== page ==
Erogenous Zones: Described in Old Sanskrit Literature


Our knowledge on erogenous points in both male and female is limited. We present here the vast knowledge on the same availability which existed in India during the 13th century.

Share and Cite:

Nambisan, R. and Skandhan, K. (2014) Erogenous Zones: Described in Old Sanskrit Literature. Advances in Sexual Medicine, 4, 25-28. doi: 10.4236/asm.2014.42005.

Conflicts of Interest

The authors declare no conflicts of interest.


[1] (1929) Vatsyayanamuni’s Kamasutra. Vidyavilas Press, Banaras.
[2] Ganong, W.F. (1989) Review of Medical Physiology. 14th Edition, Princeton Hall International Inc., Connectievet.
[3] Storebel, C.F. (1985) Biological Rhythms in Psychiatry. In: Kalpan, H.I. and Sadock, B.J., Eds., Comprehensive Text Book in Psychiatry IV, Williams and Wilkins.
[4] Kinsey, A.C., Pomeroy, W.B., Martino, E. and Gebhard, P.H. (1953) Sexual Behavior in the Human Female. WB Saunders Company, Philadelphia.
[5] Dixit, M.P. (1942) Kelikuthuhalam. Khagesa Press, Banaras.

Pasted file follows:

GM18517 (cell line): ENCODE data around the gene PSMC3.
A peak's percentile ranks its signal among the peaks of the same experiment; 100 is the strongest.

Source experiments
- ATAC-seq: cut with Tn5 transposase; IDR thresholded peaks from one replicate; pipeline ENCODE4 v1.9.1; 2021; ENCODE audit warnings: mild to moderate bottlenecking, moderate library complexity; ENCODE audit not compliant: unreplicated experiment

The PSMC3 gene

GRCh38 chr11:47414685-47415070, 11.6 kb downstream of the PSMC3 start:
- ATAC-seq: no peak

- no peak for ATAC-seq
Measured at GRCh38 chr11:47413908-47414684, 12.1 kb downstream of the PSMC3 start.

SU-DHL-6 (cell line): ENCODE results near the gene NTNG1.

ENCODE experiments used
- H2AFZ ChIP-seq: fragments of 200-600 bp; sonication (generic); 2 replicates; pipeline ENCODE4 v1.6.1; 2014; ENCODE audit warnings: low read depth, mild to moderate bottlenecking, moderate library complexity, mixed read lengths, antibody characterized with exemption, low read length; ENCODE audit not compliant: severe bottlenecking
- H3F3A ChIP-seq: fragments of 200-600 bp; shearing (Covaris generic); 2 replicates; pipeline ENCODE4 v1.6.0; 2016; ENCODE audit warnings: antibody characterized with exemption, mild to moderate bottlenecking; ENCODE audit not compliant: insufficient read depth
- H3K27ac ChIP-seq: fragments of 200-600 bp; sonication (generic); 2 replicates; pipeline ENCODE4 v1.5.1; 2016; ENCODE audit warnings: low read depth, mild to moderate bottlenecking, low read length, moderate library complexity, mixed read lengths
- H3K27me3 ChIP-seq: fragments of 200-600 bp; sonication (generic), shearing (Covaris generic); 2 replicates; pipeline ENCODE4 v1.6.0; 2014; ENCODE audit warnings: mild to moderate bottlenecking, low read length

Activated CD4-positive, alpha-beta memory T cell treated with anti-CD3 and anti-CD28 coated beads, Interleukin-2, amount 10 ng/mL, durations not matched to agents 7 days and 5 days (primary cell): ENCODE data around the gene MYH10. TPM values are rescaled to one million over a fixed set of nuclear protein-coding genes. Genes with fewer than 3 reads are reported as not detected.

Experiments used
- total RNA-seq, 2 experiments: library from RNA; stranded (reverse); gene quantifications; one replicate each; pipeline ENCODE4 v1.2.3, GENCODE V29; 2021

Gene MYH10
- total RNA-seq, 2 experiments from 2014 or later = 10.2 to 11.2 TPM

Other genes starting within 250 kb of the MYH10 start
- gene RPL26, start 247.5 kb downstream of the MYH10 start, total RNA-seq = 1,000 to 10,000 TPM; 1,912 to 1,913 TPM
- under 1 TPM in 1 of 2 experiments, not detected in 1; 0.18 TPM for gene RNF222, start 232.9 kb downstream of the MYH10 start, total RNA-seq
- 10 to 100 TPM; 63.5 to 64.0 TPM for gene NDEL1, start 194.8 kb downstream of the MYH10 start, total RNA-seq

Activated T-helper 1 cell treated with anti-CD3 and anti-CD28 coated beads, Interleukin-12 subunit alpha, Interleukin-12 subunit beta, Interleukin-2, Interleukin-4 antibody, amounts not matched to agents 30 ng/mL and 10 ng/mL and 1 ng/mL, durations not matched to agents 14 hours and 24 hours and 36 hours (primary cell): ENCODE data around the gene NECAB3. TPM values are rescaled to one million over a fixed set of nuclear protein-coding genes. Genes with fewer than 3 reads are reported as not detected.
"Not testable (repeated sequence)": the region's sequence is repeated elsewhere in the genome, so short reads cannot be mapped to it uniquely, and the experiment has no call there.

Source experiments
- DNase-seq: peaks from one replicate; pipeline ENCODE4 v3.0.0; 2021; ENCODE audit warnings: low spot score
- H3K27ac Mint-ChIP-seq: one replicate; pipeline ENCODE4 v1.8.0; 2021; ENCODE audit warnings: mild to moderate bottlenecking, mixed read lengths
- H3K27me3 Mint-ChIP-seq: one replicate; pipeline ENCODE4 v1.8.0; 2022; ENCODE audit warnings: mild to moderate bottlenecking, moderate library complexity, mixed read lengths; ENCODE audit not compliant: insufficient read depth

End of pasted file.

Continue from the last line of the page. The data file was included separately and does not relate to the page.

[6] Grafenberg, E. (1950) The Role of the Urethra in Female Orgasm. International Journal of Sexology, 3, 145-149.
[7] Weisenberg, M. (1984) Physiology of Female Sexual Functions. Clinical Obstetrics and Gynecology, 27, 697-705.
[8] Kokokka, M. (1922) Ratirahasyam (The Secret of Sexual Pleasure). Permanent Company, Banaras.
[9] Iyengar, R.P. (1923) Ratiratnapradipika. Royal Press, Mysore.
[10] Schmidt, R. (1927) Kallyanamallasanangaranga. Punjab Sanskrit Pustakalay, Banaras.
[11] Dev, A. (1990) The Story of Civilization. National Council of Educational Research and Training, New Delhi.
[12] Jyoteeswaracharya, S.K. (1923) Panchasayaka. Vidyavilas Press, Banaras.

Copyright © 2023 by authors and Scientific Research Publishing Inc.

Creative Commons License

This work and the related PDF file are licensed under a Creative Commons Attribution 4.0 International License.